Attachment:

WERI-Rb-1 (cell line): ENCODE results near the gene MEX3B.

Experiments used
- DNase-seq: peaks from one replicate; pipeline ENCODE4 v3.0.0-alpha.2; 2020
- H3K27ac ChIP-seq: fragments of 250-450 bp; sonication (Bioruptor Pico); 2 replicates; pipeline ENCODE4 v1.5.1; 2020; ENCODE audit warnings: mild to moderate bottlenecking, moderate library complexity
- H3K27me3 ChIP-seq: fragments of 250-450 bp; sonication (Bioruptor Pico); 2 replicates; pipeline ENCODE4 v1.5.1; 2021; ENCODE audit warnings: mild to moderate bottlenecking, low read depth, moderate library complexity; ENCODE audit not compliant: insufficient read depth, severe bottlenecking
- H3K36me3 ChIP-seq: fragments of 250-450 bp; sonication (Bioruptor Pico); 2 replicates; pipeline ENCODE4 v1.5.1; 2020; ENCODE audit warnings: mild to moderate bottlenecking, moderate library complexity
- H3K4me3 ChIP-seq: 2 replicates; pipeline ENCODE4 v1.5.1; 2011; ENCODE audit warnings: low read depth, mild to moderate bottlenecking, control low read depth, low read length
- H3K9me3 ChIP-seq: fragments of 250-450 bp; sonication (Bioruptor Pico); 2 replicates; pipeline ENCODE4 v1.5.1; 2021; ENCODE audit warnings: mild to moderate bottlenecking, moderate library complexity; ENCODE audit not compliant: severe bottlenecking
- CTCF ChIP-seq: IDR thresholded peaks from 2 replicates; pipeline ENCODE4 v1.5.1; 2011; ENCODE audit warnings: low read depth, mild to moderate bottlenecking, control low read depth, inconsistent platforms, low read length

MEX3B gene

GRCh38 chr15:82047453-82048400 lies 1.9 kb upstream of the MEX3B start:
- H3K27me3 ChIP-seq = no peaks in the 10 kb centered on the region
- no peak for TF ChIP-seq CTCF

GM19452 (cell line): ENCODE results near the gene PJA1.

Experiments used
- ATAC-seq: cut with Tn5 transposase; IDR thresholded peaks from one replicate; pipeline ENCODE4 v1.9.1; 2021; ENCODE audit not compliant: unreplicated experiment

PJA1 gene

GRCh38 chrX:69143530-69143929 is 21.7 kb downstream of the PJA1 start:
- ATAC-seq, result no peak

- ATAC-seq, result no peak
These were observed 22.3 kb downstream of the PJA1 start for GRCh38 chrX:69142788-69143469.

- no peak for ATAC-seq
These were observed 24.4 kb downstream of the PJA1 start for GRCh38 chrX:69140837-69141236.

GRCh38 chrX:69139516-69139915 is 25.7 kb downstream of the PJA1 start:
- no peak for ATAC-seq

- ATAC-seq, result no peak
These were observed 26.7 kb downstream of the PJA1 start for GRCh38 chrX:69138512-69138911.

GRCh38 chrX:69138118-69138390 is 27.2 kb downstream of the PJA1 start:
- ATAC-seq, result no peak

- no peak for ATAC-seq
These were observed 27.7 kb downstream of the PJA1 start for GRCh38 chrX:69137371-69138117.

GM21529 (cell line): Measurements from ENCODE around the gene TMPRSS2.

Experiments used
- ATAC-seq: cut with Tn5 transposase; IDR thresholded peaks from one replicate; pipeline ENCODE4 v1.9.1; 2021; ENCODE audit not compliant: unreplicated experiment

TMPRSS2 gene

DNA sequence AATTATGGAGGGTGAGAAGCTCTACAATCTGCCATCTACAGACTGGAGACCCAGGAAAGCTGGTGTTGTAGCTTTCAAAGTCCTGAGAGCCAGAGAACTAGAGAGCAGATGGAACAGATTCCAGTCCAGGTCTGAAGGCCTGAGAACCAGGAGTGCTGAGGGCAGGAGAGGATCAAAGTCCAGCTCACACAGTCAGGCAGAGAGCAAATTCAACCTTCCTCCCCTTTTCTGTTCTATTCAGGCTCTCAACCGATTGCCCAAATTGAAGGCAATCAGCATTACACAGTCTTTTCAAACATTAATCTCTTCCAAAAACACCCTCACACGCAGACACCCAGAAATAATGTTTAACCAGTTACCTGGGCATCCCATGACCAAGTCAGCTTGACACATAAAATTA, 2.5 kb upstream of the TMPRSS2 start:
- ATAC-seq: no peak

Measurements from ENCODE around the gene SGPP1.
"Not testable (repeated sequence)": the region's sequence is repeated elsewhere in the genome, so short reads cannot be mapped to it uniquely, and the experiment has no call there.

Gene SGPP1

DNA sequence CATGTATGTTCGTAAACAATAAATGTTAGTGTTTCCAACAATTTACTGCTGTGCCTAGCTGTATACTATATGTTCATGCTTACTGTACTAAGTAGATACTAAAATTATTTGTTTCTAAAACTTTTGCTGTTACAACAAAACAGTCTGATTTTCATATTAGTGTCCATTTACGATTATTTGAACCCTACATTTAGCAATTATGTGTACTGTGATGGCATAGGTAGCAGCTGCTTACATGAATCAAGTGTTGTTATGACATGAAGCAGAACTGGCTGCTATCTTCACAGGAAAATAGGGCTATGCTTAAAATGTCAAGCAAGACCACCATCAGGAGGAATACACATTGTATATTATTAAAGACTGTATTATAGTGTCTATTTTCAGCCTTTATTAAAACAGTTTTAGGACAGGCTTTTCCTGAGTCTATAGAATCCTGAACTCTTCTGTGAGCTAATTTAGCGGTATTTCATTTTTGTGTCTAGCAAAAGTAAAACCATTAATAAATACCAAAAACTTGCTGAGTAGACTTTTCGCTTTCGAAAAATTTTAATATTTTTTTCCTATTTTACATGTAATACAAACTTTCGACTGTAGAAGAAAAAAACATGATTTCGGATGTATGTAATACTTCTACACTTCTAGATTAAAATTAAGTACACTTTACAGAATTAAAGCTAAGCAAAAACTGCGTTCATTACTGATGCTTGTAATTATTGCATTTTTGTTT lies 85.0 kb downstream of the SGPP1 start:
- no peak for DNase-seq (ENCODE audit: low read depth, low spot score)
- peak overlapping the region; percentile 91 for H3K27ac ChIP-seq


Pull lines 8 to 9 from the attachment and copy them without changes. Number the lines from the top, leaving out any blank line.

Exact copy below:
- H3K9me3 ChIP-seq: fragments of 250-450 bp; sonication (Bioruptor Pico); 2 replicates; pipeline ENCODE4 v1.5.1; 2021; ENCODE audit warnings: mild to moderate bottlenecking, moderate library complexity; ENCODE audit not compliant: severe bottlenecking
- CTCF ChIP-seq: IDR thresholded peaks from 2 replicates; pipeline ENCODE4 v1.5.1; 2011; ENCODE audit warnings: low read depth, mild to moderate bottlenecking, control low read depth, inconsistent platforms, low read length